The International Peatland Fire Network: Rationale and Introduction

Peatlands are occurring in all vegetation zones and in the majority of countries throughout the world. They represent a large reservoir of terrestrial carbon that has been accumulated since the last ice age – tentatively a total of up 500 billion tonnes. Many peatland sites have been drained and cultivated with the help of fire for hundreds of years. Nowadays we are recognizing that the remaining peatlands represent important refugia for biodiversity. Further conversion of peatlands to other land-use systems, with and without the help of fire, and encroaching wildfires are now considered a major source of transfer of terrestrial carbon to the atmosphere. Smoke pollution from peat is also a major threat to human health. In some regions of the tropics and the northern hemisphere, the combined effects of land-use change and climate variability have resulted in an increased vulnerability of peatlands and extended peat fire episodes. High priority must, therefore, be given to the protection of peatlands against uncontrolled and undesirable burning. However, maintenance and restoration of biodiversity in certain peatland and wetland biomes, e.g. peatland habitats in Northwest Europe created by cultivation practices or wetlands in the Southeast of the United States of America, is also calling for application of prescribed fire.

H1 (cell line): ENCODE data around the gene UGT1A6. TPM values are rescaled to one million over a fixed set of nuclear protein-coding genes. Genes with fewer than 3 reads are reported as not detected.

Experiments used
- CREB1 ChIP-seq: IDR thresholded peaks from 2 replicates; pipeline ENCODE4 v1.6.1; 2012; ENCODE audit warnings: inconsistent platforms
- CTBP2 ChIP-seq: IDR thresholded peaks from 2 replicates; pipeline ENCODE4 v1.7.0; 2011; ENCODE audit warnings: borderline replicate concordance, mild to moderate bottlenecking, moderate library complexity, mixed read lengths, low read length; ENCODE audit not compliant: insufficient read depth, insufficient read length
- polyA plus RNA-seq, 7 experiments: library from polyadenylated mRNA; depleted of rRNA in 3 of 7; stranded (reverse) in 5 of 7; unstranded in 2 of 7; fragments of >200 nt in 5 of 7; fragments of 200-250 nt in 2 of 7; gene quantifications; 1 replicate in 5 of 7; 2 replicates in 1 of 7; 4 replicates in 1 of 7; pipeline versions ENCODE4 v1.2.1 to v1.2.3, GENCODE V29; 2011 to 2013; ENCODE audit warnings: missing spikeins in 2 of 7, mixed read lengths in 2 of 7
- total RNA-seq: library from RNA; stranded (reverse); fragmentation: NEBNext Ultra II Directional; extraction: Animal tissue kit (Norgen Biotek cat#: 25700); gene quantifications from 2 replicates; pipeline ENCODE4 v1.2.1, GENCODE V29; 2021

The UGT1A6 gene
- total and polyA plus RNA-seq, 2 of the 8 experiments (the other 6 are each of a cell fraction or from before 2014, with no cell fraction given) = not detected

An Activity of the Global Wildland Fire Network